The craftsmanship and quality of the TrailKeg parts is high. The stainless steel growler has a nice brushed surface that gives it a shiny look, but without fear of fingerprint smudges you get with a polished mirror surface. The anodized aluminum lid has a durable hardness to it that definitely should stand the test of time. And one feature that really epitomizes their understanding how this will be used, and actual real-life testing, is the dip tube.

Pressurized Lid L to R- PRV, Liquid Post, CO2

The dip tube is a soft silicone tube that connects to the bottom side of the ball lock disconnect in the lid and then drapes down to the bottom of the growler in order to pick up beer from the bottom. But on the top of this tube are a series of bumps and ridges on the end where you have to push-fit it over the ball lock end piece. Of course if you’ve ever taken a soft, pliable hose and tried to push it on over a tight fitting, you’ll know that’s a challenge. Since customers will likely be doing this after they’ve washed/sanitized the tube and hence it is wet and slippery, this task can become sheer aggravation. So they put grip ridges on there, to ease your frustrations.

The CO2 micro regulator worked really well. I’ve tried a lot of different ones on different products. There are two aspects on these regulators in my opinion that differentiate the good from the bad. The first is in attaching the CO2 cartridge. The cheap ones pierce the end of the cartridge before it is sealed to the regulator, so you get rush of your precious limited CO2 whooshing out as you try to screw it down as fast as you can. I did not have this issue with the TrailKeg regulator. The other common issue is the inability to really set/control your pressure- you’re either over or under pressurized. The TrailKeg regulator did not have this problem. I was able to set a low pressure of about 5 psi and it stayed and regulated there until the growler was empty. No re-adjustments of the knob were necessary.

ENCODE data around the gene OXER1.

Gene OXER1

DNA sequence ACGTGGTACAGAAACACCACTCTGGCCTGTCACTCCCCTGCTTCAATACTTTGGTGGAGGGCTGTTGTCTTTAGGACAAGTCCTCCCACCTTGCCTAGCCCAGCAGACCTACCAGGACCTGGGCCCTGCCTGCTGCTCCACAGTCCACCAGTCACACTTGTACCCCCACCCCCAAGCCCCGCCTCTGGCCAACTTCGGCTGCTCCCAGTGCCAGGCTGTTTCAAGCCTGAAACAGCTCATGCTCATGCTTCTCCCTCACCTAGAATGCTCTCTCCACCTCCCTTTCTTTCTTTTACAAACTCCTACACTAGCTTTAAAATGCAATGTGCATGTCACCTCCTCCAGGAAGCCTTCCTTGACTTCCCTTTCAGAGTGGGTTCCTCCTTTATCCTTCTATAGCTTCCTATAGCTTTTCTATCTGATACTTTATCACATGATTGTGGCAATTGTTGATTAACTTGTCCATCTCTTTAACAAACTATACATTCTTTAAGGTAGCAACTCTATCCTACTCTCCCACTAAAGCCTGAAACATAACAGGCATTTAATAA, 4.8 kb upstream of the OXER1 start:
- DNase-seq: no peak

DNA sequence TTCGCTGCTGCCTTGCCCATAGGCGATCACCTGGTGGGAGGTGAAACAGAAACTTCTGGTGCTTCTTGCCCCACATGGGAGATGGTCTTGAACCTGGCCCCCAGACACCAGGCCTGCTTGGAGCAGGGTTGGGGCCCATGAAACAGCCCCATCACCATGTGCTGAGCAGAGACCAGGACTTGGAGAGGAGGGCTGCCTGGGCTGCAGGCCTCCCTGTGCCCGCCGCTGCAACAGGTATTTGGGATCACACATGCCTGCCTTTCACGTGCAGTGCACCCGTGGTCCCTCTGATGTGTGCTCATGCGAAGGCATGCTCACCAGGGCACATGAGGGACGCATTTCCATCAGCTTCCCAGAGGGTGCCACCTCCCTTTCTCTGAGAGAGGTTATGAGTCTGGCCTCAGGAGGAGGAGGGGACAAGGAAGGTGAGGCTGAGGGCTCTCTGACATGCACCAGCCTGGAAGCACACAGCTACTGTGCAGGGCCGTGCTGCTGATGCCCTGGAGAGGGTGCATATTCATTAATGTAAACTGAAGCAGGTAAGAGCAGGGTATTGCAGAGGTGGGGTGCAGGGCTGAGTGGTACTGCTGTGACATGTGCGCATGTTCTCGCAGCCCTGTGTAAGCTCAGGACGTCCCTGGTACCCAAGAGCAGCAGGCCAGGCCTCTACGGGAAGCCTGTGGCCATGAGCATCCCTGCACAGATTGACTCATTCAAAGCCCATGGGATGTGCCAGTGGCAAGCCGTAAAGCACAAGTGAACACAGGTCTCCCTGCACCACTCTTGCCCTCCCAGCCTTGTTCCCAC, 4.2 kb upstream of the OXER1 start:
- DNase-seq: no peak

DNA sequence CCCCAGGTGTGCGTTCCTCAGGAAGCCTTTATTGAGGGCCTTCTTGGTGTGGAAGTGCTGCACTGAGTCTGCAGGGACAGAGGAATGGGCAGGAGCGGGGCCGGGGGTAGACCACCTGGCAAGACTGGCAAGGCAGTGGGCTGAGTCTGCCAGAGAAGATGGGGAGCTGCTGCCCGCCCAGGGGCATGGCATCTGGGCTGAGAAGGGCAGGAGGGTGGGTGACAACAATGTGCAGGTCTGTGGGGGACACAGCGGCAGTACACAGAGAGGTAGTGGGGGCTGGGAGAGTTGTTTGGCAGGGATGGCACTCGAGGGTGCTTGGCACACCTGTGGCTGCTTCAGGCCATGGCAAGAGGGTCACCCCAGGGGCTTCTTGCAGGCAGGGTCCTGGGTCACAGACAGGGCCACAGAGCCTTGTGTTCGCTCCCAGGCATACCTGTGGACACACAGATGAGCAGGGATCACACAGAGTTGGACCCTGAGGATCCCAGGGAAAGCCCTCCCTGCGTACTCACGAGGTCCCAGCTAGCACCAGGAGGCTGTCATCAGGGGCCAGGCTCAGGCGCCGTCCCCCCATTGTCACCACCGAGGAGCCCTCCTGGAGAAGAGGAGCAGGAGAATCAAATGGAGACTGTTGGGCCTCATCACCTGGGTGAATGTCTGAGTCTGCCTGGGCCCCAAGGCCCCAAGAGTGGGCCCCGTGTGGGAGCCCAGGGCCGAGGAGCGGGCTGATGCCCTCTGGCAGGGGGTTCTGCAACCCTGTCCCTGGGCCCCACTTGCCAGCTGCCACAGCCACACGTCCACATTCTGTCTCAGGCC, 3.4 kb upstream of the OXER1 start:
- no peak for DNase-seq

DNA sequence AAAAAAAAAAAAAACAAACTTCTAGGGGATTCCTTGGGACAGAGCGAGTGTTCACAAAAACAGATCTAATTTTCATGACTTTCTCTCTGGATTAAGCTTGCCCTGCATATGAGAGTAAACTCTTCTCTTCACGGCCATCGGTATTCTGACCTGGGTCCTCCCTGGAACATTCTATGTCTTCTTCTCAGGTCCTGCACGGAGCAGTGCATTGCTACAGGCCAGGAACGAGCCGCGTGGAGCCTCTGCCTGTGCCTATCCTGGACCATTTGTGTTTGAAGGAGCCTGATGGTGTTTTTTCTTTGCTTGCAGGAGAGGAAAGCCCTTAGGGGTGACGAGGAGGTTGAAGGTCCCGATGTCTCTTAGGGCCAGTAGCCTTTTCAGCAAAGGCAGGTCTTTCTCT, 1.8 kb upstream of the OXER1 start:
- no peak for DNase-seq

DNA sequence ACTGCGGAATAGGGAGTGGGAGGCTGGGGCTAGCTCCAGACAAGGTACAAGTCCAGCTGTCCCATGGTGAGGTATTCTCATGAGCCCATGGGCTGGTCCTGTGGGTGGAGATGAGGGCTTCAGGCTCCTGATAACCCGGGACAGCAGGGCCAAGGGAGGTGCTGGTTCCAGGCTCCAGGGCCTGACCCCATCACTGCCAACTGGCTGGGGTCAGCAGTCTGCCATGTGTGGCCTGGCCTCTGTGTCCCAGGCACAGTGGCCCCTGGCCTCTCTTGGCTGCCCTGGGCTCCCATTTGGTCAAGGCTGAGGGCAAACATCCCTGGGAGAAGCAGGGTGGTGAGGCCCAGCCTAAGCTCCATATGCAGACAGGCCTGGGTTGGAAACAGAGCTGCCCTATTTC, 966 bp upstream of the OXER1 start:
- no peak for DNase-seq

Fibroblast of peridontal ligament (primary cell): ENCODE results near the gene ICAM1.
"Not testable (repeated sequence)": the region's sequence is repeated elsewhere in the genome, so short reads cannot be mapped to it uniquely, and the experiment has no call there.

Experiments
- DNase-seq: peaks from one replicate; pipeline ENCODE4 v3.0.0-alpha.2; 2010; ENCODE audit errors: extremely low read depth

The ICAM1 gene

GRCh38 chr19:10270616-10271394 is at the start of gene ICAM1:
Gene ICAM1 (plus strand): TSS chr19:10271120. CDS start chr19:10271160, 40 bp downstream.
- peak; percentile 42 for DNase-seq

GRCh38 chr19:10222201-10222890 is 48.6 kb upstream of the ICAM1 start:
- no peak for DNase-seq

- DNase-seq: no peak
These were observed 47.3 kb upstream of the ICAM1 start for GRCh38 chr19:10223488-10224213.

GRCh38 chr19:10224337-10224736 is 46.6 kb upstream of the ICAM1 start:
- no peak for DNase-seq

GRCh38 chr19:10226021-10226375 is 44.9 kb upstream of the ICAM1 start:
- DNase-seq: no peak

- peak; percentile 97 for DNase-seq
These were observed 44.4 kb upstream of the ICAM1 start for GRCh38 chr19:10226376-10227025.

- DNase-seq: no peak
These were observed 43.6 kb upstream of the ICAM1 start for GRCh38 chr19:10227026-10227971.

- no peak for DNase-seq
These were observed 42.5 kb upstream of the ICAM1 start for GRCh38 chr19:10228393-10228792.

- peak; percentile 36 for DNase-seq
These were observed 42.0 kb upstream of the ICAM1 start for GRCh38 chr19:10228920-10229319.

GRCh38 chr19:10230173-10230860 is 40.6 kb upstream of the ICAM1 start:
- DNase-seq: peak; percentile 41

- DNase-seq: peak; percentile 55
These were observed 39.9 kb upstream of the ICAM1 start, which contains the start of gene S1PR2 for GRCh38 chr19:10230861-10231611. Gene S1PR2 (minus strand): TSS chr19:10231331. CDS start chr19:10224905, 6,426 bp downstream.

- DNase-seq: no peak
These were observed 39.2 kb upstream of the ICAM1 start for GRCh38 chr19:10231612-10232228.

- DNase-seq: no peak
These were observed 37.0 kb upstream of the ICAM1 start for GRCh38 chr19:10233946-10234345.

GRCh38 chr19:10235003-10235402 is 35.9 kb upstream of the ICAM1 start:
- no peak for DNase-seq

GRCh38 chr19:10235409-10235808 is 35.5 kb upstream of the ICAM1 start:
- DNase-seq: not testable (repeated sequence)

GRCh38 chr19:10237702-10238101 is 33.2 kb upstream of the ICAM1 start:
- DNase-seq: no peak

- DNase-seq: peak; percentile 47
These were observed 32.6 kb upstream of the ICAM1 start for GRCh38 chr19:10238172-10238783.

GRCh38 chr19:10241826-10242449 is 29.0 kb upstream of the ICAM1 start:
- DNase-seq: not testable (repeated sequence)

I also tried out the Perfect Pour dip tube accessory to dispense beer at 10 psi. The pour speed was notably slow, but it did its job and kept me from having a glass full of foam. I didn’t get a chance to do a side by side of base dip tube with beer dispensed at 5 psi vs Perfect Pour tube with beer at 10 psi. But being able to dispense from the growler at the same pressure as I carbonate to in the keg seems like a solid idea.

The handle on the lid was another nice touch, showing they field tested their growler concept. A growler full of beer obviously isn’t as heavy as a keg, but without a handle, it can be awkward to carry. So with the lid handle, you avoid the awkward “carrying your beer like it’s your baby” syndrome when showing up to the party.

I really loved the tap. I’ve had the piston/slider taps on my kegerator in the past and hate them for their common flaw of sticking and freezing up. Luckily for a 1 gallon growler you take to a party, you’re unlikely to have to deal with beer drying up and freezing the slide mechanism. The tap had a built-in spring so that when you let go, it closed itself. I’m still amazed at how many people at parties don’t know how to work a tap, and end up not getting it shut off. The self-closing tap keeps your less-experienced friends from embarrassing themselves. I was also shocked that with such a short run of lines I didn’t have tons of beer foaming problems with just a tap screwed onto a ball lock disconnect. It poured great.


The TrailKeg pressurized growler set-up is a well thought out system.  It looks great and seems to be well-built.  All of the functions it provides, it does them well- from CO2 regulation, to beer dispensing, to keeping your beer cold.  It’s a great tool to have available to help you share you homebrew with others without having to go back to label peeling and all the hassles of bottling.

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Related: Portable Draft Serving Options

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Contents of Pressurized Lid PackageSize Compared to Gallon of MilkPhotographic Proof of Successful Field TestDip Tube Grip Ridges

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Special Thanks to TrailKeg for providing the unit used for evaluation in this review.

By Brad Probert.  Check out Brad’s website – beersnobby.com